FILM / Cannes Festival: it's a wrap: Sheila Johnston believes that this year's Cannes Festival successes challenge the dull and conventional

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The Independent Culture
CONTRARY to popular belief among my colleagues, Cannes is not (well, all right, not just) a pretext to spend 12 sun-soaked days on the Cote d'Azur. It's an essential date in the film writer's calendar. The reason is simple: in Britain, critics find themselves confined to movies that happen (often for no visible reason) to have landed a commercial UK release.

A good 80 to 90 per cent of them are American, and either routine blockbusters or B-movies given a week in the cinema for contractual purposes before ending up in their rightful home on video. This state of affairs (which applies, by the way, a fortiori to critics outside London) springs from the fact that cinemas in Britain are more heavily colonised by Hollywood than in many other countries. But it bears no relation at all to the international state of the art.

This is where the major festivals come in. At Cannes, the two dozen or so films in competition are meant to provide a more balanced diet of the cream (and roughage) of world cinema. Meanwhile smaller sections like - in Cannes - the Critics' Week, the Directors' Fortnight and Un Certain Regard lay out a smorgasbord of oddball fare where critics can go grazing in search of tomorrow's top auteurs. It's a welcome reminder that there is life outside Hollywood.

This year's Cannes filled only part of its mandate. Usually the festival harbours a dark horse (Bob Roberts and Strictly Ballroom last year; Pedro Almodovar in previous ones) - a new film or director lurking in the market or one of the sidebar programmes that becomes the talk of the town. But there was none of that this year.

The wares on sale all seemed to be either dull little films which had already done the rounds of other markets, or what Hollywood calls 'tentpole movies' - forthcoming blockbusters like The Last Action Hero, Stallone's Demolition Man or Roland Joffe's Moby Dick which were being pre-sold, sight unseen, for stellar sums. As, indeed, were some of the big critical successes like the co-winner of this year's Palme D'Or, the Chinese film Farewell to My Concubine: the original asking price for the United Kingdom was said to be dollars 500,000 (it has not yet been sold here). So there wasn't the traditional excitement of a film festival - the discovery of tomorrow's surprise hits or household names.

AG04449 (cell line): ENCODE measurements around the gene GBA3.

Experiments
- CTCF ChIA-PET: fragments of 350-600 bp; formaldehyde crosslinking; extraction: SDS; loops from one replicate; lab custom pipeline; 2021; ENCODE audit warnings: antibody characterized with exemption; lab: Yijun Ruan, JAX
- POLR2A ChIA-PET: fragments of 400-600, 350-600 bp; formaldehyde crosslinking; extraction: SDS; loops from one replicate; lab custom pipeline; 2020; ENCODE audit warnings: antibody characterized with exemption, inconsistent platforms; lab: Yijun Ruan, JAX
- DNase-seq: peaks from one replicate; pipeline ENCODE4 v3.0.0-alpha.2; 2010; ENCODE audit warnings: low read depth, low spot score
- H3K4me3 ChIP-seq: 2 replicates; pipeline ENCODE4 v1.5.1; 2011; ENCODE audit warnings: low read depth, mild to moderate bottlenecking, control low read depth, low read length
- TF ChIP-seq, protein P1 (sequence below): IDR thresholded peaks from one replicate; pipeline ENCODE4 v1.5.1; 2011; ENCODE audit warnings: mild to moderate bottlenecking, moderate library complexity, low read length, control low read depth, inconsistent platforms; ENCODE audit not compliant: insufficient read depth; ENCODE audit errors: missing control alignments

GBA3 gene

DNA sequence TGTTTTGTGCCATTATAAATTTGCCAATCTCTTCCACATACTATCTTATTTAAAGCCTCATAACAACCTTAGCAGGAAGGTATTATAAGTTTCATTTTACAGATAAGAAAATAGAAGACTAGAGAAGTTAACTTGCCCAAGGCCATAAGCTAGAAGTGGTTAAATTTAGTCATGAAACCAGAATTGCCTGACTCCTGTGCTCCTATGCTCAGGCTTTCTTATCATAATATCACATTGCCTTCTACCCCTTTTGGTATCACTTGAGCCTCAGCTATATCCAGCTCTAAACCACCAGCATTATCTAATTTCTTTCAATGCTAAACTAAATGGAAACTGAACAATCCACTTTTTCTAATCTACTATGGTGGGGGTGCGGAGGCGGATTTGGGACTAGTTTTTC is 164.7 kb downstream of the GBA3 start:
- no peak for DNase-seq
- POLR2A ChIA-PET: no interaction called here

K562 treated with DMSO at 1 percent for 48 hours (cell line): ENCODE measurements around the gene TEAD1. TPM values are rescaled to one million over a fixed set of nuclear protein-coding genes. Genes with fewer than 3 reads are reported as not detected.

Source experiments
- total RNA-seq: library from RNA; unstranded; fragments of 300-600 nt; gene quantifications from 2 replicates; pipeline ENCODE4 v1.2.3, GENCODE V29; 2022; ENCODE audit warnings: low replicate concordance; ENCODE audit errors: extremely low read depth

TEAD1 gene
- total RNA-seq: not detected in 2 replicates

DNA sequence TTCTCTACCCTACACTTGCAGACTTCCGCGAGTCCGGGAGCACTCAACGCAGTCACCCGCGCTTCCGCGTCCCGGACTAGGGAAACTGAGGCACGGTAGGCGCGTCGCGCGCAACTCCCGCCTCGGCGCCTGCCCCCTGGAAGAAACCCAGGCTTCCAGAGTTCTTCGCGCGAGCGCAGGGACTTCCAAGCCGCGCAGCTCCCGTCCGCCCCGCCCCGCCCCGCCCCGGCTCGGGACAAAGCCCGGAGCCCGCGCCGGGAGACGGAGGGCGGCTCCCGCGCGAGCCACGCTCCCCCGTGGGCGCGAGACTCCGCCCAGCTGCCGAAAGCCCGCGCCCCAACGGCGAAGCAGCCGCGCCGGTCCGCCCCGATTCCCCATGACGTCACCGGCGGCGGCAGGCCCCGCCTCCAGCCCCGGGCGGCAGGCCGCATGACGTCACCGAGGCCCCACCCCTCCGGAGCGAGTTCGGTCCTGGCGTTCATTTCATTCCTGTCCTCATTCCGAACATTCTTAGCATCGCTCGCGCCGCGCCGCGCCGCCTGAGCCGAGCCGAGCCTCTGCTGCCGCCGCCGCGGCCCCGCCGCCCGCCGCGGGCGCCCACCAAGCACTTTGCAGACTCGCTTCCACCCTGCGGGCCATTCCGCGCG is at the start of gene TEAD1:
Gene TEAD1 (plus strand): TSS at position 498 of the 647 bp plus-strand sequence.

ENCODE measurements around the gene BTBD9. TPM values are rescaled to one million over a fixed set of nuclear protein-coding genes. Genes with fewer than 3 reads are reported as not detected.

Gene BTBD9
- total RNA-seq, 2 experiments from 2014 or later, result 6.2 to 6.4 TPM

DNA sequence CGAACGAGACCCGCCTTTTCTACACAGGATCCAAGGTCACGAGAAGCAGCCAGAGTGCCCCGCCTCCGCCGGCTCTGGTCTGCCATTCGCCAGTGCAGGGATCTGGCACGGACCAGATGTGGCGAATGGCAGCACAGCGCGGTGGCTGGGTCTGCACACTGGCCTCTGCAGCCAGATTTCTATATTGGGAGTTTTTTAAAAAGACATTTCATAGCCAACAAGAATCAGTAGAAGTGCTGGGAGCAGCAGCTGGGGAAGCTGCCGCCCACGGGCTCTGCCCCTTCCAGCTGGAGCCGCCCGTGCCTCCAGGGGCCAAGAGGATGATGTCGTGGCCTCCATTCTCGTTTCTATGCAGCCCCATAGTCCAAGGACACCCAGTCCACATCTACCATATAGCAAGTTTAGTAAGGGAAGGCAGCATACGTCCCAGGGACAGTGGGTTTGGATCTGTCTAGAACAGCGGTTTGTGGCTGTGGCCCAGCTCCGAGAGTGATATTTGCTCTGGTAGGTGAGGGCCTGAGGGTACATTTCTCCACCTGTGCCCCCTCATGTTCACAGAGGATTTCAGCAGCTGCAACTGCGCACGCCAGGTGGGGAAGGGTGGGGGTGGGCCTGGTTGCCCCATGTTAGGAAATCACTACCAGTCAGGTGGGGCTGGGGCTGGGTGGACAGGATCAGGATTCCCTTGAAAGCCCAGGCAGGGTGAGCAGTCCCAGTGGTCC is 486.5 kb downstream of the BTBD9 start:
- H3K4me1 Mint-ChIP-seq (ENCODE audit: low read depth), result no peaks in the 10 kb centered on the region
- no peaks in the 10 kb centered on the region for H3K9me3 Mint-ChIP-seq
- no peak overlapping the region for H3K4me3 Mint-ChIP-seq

As for the competition, it's true that it was not dominated by the usual suspects from America: there were just three entries, a dull, rather pointless remake of The Invasion of the Body Snatchers from Abel Ferrara, Falling Down, Joel Schumacher's much-debated chronicle of white middle-class disaffection in post-riots LA (more about this when it opens next Friday) and King of the Hill, a small charmer from Steven Soderbergh, who was the toast of Cannes four years ago with his first feature, sex, lies and videotape.

But the selection could scarcely claim to offer a comprehensive panorama of world cinema. Huge patches of the globe - South America, Africa, Eastern Europe, India, the Middle East - were barely represented in a spread heavily dominated by Europe and the Far East. That's partly due to the vagaries of local production: Latin America has been quiet on the film front for a long time now, as is Eastern Europe, for obvious reasons. It would be understandable, however - if about a million miles wide of the mark - if a foreign observer were to imagine the British film industry to be one of the most vibrant in the world: there were four British movies in competition, plus one UK / South African one, apart from Stephen Frears' The Snapper, chosen to open the Directors' Fortnight, and sundry smaller films in the sidebars.